Media sites, on the other hand, often display multiple images for every article. By optimizing the loading time of these images, media sites can not only provide their users with a better experience but also increase their pageviews and ad revenue.

Travel websites are a bit different, as they not only feature many images but also high-resolution photos that can take a long time to load if not properly optimized. By optimizing these images, travel websites can provide their users with a better experience, while also increasing their engagement and search engine ranking.

In all of these cases, each image plays a crucial role in creating a feedback loop that leads to better engagement, higher search engine ranking, and ultimately, more visitors. Therefore, websites need to ensure that their images load quickly and efficiently to reap the benefits of this feedback loop.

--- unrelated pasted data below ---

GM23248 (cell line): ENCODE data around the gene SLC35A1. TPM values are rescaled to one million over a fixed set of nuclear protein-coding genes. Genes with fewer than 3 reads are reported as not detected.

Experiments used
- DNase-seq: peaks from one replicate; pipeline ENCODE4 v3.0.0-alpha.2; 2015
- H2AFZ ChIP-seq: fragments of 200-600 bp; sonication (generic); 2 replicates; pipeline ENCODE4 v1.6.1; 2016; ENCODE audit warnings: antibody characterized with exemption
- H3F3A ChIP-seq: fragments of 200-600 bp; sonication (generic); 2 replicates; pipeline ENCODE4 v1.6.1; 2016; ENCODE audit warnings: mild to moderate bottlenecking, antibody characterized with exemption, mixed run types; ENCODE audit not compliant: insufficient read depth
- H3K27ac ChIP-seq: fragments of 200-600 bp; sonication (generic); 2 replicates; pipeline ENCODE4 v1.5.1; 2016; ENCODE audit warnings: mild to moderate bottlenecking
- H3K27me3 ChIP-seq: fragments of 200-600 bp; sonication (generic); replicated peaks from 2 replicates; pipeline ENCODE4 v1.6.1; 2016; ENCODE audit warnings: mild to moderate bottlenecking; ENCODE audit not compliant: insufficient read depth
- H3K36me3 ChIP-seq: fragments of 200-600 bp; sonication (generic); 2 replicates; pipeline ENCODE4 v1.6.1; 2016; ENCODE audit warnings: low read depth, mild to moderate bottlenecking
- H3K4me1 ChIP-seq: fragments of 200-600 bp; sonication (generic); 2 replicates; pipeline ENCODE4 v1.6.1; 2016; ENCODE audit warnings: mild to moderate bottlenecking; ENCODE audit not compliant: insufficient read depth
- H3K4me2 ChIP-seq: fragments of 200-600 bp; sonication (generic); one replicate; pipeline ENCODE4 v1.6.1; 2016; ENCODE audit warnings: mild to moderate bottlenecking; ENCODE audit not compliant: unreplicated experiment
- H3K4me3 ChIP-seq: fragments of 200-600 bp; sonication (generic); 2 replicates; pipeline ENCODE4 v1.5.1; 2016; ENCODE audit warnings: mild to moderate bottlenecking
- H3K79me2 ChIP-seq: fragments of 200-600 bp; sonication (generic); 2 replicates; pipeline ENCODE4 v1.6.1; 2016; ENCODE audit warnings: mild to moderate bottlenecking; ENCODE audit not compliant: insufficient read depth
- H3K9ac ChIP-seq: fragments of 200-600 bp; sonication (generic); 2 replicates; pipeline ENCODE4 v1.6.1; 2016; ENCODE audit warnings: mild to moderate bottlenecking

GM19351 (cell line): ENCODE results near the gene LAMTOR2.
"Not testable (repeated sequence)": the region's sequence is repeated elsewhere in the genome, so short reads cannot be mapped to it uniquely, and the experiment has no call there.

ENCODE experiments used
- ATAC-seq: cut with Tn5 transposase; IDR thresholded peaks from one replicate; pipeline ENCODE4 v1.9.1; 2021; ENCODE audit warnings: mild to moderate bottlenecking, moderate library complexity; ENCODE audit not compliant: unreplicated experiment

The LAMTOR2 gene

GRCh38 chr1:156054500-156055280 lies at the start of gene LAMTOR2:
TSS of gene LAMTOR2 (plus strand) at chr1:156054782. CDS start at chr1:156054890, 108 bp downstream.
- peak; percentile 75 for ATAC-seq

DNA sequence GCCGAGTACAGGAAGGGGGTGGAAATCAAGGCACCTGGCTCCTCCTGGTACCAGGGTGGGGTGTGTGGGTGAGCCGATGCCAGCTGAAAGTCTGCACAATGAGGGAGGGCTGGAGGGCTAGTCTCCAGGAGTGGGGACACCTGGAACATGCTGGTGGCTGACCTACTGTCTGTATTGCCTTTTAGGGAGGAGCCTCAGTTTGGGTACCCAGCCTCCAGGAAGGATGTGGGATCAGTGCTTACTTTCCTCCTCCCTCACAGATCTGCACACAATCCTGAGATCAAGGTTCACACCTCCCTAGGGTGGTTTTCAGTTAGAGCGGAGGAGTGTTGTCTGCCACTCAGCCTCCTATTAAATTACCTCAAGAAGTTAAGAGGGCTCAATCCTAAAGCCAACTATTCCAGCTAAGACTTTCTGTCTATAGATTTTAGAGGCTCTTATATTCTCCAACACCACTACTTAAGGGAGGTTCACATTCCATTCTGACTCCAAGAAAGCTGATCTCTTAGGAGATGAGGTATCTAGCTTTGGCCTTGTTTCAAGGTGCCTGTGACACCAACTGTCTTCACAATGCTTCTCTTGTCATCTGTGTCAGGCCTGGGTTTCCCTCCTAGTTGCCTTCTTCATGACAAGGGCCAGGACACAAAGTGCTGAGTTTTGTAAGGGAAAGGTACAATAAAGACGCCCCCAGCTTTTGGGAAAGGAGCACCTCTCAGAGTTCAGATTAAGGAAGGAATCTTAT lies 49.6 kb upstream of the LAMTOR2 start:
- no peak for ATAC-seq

Getting Started

Going all in on responsive images and implementing a CDN is an excellent way to reduce hosting costs, speed up publishing, make your visitors happier, and improve your website's search rankings. If you're looking to get started on a CDN, there are many ways to do so for free. While a do-it-yourself approach can be commendable, it may not always be the best path for everyone. For those who prefer to hire outside help, Valitics is an excellent option for your image CDN project. With our team of experts, we've helped numerous clients gain the benefits mentioned here and more. If you're interested in learning more about your image CDN project, please contact us and we'll be happy to talk with you further.